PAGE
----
Imagine the Universe!
Imagine Home  |   Ask an Astrophysicist  |  
Ask an Astrophysicist

The Question

(Submitted May 12, 1997)

What is the surface temperature of a white dwarf star?

The Answer

As you may know, a white dwarf is the cinder of a star which used to be like the Sun. At the end of its life, such a star expels much of its atmosphere, and the nuclear fusion stops. The hot core, about the size of the Earth but much denser, becomes exposed: this is the white dwarf.

When a star has just become a white dwarf, it is hotter than 100,000 K (about 180,000 F). It then gradually cools --- after many billions of years, it can become cooler than the Sun (which is about 6,000 K). So there is no particular temperature associated with the white dwarfs.

They are called 'white dwarfs', but not all are actually white; the first few that were discovered are white, with temperatures near 10,000 K. These are still the easiest to discover, so perhaps you can say that 10,000 K is the typical temperature of white dwarfs that we know of.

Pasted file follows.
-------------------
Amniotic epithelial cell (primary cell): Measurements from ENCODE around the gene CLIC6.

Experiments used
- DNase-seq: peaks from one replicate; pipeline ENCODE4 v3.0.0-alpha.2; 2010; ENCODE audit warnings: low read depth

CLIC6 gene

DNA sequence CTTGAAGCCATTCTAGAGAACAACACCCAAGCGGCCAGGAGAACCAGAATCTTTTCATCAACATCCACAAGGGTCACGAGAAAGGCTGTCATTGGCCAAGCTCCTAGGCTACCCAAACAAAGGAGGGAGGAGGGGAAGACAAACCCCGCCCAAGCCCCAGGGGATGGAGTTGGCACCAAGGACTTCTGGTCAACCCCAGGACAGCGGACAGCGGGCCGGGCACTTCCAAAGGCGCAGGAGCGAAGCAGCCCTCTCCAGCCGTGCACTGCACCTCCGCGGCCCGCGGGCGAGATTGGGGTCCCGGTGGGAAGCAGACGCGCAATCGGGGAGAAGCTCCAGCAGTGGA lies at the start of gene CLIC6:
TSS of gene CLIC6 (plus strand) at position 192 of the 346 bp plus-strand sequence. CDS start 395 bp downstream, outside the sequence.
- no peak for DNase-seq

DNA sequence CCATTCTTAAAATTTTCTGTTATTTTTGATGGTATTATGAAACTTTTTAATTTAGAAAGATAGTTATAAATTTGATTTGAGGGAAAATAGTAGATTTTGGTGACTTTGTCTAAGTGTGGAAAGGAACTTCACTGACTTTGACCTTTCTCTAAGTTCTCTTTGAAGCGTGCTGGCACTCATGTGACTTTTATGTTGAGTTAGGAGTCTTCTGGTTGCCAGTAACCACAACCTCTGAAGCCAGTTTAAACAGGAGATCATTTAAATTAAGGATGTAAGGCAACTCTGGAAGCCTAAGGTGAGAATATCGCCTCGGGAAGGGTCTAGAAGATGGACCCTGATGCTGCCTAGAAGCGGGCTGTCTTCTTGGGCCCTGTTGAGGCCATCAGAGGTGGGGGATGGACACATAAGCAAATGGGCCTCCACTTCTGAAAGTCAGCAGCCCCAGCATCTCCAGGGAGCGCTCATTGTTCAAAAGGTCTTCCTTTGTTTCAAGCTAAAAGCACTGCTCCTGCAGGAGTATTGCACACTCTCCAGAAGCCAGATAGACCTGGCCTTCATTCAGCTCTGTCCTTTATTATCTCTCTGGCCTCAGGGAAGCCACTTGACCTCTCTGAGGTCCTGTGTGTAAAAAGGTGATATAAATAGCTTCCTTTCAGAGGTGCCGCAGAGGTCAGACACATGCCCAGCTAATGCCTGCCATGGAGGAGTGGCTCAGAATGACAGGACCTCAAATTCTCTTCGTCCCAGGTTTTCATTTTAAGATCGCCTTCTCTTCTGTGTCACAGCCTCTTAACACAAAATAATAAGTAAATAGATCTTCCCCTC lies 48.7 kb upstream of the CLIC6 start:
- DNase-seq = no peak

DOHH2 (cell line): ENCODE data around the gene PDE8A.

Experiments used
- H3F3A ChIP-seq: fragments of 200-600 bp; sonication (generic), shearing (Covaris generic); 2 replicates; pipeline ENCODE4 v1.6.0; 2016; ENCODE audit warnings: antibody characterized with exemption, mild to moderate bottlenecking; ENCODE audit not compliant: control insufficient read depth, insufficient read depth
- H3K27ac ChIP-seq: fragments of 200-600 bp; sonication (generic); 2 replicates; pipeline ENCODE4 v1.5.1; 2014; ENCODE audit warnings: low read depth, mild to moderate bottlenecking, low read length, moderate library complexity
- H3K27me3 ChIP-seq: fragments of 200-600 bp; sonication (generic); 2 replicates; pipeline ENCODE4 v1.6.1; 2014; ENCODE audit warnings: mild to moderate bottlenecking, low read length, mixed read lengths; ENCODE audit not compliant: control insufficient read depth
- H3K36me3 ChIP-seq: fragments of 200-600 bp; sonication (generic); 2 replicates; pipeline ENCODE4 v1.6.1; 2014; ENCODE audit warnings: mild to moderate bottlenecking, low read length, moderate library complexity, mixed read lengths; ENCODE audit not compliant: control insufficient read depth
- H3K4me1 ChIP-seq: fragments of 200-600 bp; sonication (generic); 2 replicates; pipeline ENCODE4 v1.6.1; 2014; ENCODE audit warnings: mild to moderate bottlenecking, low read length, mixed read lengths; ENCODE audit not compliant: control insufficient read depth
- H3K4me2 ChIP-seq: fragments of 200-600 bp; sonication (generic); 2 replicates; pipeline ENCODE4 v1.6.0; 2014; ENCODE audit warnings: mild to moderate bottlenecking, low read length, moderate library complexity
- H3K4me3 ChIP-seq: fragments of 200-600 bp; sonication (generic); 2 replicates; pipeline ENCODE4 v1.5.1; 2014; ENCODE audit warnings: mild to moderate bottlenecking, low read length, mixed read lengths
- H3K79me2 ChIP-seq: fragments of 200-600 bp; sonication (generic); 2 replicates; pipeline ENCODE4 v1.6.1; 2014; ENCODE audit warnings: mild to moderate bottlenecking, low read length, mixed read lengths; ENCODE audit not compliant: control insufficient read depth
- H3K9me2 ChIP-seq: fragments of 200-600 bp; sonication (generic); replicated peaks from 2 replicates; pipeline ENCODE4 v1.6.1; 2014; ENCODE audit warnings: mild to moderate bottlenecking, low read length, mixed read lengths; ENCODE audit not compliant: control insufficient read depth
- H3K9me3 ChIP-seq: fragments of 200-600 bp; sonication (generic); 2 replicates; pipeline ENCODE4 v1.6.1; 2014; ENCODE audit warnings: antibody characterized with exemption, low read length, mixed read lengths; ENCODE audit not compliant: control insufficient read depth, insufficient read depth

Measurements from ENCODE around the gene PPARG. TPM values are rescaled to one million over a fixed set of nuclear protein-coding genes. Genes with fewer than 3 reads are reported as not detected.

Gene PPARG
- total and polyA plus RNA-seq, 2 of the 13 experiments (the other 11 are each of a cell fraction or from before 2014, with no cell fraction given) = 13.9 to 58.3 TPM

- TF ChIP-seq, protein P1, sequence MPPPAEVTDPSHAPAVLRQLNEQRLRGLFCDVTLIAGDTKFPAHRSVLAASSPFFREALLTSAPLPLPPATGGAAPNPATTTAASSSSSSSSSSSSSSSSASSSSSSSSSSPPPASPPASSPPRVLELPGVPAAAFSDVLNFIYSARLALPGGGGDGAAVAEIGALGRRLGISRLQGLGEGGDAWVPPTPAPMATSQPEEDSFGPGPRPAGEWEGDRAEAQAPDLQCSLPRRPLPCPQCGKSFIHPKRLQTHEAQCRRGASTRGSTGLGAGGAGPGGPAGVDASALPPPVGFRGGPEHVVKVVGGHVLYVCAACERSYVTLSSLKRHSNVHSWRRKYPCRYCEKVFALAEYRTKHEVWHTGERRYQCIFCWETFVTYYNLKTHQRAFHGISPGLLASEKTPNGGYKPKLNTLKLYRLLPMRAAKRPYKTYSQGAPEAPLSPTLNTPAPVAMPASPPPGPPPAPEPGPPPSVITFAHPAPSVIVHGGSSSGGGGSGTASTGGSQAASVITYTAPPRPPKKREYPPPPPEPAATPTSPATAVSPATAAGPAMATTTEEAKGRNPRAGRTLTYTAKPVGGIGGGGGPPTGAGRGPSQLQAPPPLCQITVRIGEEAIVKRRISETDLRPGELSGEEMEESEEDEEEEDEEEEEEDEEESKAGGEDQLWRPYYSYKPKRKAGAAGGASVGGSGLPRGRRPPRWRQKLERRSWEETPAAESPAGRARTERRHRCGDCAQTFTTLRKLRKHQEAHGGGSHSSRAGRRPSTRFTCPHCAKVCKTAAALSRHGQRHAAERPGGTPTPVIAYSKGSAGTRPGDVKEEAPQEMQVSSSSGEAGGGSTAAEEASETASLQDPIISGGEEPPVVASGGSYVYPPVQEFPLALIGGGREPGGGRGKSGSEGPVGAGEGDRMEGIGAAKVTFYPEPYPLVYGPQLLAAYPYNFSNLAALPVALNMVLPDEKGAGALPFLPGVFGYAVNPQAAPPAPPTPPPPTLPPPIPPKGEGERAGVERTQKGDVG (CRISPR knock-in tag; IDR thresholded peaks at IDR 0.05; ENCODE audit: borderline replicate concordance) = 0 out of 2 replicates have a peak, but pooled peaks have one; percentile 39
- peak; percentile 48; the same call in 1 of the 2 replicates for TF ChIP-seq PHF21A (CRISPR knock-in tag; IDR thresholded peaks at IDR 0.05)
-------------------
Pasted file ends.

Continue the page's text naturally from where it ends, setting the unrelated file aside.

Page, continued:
Blue (say 50,000 K) 'white dwarfs' are rare because they cool quickly; yellow and red (cooler than, say 6,000 K) ones are dim and very hard to discover, but there may be many if we look hard enough. Some astronomers look for these cool white dwarfs and estimate how long they have been cooling, so they can say something about the age of the Universe.

Koji Mukai and Jim Lochner
for Ask an Astrophysicist

Previous question
Main topic
Next question

Imagine the Universe is a service of the High Energy Astrophysics Science Archive Research Center (HEASARC), Dr. Alan Smale (Director), within the Astrophysics Science Division (ASD) at NASA's Goddard Space Flight Center.

The Imagine Team
Acting Project Leader: Dr. Barbara Mattson
All material on this site has been created and updated between 1997-2012.

DVD Table of Contents
Educator's Index